Troy Davis has been on my mind. I got sucked into reading some of the facts about his case yesterday. He quite possibly was guilty. He also quite possibly was innocent, and the guilty person may still be breathing in and out with no threat of punishment. It doesn’t matter whether Troy Davis was guilty or not. That’s not the point. The point is he should not have been executed. It is wrong to execute a man when there is the slightest doubt about his guilt. I believe it’s wrong to execute anybody.
I had a conversation with a devout Christian last night. Well, sort of a Christian. A devout Mormon, a person steeped in that particular sect. A person who considers herself a “good Christian”, who goes to church every Sunday without fail, and thinks about things like sin and Heaven and Hell.
Because he has been on my mind, we talked about the execution of Troy Davis, and the Christian agreed with me that it was a bad thing, but only because of the possibility that Troy Davis was innocent. Otherwise the Christian remains a devout supporter of capital punishment.
It’s something I’ve never understood. I remember learning the Ten Commandments a long time ago, back when my parents still had the power and authority to make me go to church every Sunday. Now, my understanding of a “commandment” is that it is something you have been told to do, commanded to do. It’s not something you can shrug off or rationalize away. Christians tell me that these commandments came directly from God, the real He-who-must-be-obeyed, the big Kahuna Himself.
To me the Ten Commandments seem very clear. I remember one of them being: Thou shalt not kill. That one in particular seems as clear as it’s possible for a commandment to get.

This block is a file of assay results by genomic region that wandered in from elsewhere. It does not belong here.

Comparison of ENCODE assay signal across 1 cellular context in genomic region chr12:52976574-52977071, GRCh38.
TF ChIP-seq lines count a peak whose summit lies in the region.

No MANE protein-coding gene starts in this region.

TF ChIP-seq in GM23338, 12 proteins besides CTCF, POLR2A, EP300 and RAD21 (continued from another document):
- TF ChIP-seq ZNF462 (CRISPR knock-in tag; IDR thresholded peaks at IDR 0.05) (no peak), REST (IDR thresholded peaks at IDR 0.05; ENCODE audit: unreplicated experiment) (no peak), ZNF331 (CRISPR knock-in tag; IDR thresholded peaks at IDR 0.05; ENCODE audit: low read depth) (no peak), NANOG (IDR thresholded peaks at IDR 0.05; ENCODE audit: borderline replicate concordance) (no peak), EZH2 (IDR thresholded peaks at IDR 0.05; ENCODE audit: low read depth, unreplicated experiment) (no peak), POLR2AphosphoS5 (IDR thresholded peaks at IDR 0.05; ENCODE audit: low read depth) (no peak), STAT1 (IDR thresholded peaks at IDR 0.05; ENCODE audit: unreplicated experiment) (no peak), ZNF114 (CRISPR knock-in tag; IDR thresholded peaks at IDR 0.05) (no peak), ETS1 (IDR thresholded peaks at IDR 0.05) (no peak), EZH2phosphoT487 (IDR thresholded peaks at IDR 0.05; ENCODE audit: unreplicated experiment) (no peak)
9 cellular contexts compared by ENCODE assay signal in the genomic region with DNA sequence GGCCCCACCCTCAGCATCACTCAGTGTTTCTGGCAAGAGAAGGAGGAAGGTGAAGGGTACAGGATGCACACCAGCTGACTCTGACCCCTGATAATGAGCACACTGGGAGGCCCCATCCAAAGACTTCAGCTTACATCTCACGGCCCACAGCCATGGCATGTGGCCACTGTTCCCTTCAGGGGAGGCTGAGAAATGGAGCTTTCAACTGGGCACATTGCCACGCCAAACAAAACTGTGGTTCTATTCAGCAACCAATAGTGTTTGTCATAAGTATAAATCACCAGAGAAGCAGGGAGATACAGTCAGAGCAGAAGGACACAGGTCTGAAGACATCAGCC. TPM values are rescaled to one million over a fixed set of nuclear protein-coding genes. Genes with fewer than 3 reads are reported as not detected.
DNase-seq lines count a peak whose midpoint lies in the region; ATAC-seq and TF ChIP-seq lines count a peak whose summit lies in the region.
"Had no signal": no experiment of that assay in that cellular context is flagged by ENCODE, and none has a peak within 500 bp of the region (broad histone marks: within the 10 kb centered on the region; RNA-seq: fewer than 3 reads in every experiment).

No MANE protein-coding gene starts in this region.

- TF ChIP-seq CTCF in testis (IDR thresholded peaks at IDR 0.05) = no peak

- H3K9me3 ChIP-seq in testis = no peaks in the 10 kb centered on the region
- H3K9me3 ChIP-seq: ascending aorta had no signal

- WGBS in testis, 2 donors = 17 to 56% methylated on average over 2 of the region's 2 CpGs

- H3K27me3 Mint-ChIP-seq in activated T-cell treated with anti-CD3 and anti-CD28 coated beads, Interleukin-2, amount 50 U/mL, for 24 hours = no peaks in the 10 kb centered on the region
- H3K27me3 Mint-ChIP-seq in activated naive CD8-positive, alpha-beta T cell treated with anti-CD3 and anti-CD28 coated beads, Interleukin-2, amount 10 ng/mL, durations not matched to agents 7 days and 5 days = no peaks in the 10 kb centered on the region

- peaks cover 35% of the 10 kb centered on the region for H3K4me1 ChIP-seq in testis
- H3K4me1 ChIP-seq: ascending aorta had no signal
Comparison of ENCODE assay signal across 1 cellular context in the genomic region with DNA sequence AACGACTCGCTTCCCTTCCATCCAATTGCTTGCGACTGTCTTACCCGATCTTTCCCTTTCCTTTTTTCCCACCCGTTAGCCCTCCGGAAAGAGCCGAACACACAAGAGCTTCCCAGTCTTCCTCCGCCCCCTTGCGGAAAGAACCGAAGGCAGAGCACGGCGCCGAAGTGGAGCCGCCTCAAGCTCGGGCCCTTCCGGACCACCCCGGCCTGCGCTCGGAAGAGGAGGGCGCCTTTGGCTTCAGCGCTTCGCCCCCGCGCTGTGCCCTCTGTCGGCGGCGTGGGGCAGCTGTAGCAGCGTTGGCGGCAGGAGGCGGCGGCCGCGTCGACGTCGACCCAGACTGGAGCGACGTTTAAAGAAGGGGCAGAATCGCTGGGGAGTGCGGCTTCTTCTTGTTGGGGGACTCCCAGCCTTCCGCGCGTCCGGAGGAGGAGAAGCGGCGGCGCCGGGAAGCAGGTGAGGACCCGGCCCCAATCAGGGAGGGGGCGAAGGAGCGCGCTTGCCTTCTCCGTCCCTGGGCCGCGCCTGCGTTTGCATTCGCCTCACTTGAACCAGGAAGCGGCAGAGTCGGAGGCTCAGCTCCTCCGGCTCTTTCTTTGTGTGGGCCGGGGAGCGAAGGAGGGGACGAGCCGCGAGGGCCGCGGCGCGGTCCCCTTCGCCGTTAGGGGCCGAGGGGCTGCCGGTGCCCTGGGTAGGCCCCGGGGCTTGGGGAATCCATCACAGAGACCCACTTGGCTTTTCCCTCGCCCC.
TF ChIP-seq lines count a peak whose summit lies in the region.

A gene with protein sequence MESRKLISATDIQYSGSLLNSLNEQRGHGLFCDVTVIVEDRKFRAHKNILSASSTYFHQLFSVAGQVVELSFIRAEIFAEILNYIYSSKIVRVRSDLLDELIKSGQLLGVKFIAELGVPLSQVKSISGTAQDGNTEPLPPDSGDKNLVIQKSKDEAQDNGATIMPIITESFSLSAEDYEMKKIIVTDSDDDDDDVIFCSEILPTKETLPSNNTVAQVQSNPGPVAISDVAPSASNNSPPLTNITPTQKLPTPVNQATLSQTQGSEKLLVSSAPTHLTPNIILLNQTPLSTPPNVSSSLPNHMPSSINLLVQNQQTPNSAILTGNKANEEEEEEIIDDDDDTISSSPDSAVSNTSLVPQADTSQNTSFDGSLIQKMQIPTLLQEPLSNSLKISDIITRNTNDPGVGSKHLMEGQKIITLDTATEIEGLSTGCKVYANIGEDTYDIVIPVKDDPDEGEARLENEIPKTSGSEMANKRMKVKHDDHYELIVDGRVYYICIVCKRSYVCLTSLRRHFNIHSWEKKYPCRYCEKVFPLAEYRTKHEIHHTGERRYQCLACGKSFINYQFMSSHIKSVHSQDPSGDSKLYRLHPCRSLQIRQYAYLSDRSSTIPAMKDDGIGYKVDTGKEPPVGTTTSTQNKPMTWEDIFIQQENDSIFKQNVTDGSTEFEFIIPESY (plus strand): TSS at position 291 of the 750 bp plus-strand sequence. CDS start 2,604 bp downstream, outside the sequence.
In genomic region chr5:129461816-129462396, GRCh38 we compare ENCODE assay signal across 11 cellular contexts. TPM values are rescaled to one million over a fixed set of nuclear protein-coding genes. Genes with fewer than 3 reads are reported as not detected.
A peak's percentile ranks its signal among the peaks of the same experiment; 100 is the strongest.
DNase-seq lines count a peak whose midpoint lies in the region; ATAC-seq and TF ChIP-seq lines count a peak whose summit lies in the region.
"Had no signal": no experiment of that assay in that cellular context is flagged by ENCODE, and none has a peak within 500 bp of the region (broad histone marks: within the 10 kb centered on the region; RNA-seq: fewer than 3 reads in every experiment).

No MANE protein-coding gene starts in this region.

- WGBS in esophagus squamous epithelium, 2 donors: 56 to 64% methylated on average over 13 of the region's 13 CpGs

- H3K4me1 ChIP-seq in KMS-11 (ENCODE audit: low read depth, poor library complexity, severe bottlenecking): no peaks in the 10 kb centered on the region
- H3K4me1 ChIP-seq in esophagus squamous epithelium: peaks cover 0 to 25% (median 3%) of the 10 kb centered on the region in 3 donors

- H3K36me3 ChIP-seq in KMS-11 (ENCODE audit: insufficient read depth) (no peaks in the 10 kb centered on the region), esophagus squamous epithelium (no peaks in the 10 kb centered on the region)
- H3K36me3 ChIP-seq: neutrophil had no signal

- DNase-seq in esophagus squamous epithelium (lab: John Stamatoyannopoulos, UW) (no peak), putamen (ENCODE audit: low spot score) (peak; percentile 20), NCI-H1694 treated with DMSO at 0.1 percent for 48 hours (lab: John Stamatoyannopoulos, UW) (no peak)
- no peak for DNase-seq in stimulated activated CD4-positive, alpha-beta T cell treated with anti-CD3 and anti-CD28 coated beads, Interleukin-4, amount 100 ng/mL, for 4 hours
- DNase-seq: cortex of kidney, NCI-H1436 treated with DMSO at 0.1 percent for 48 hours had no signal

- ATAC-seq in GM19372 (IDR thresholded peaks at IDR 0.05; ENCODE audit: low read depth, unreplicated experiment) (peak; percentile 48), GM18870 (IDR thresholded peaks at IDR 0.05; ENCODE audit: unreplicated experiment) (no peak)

How could God’s voice be clearer than that? “Thou shalt not kill.” See, it’s in quotes. It’s the Voice of God.
Can you find any confusion there? Any vague wiggle room?
It does not say: Thou shalt not kill unless you are really really angry and the person you want to kill really deserves it.
It does not say: Thou shalt not kill unless you get together in a large group and all agree that, in this case, it’s acceptable. You can make an exception this time. I’m your God and I’m not really serious about this one. I’m just putting it in as boiler plate. Just for show. It’s a PR kind of thing, like Republicans supporting the fight against Global Warming. Go ahead and ignore this one.
It does not say: Thou shalt not kill unless you do it all together and spread the collective blame.
To my simple mind, this Commandment could not be more clear and unambiguous. THOU SHALT NOT KILL.
It doesn’t even say: Thou shalt not kill except in self defense. It doesn’t even allow us to defend ourselves. No wiggle room at all.
It’s very easy to find this commandment. Christians tell me it is central to their beliefs and faith. Christians tell me that it is a commandment, not just a suggestion, and that it comes directly from their God.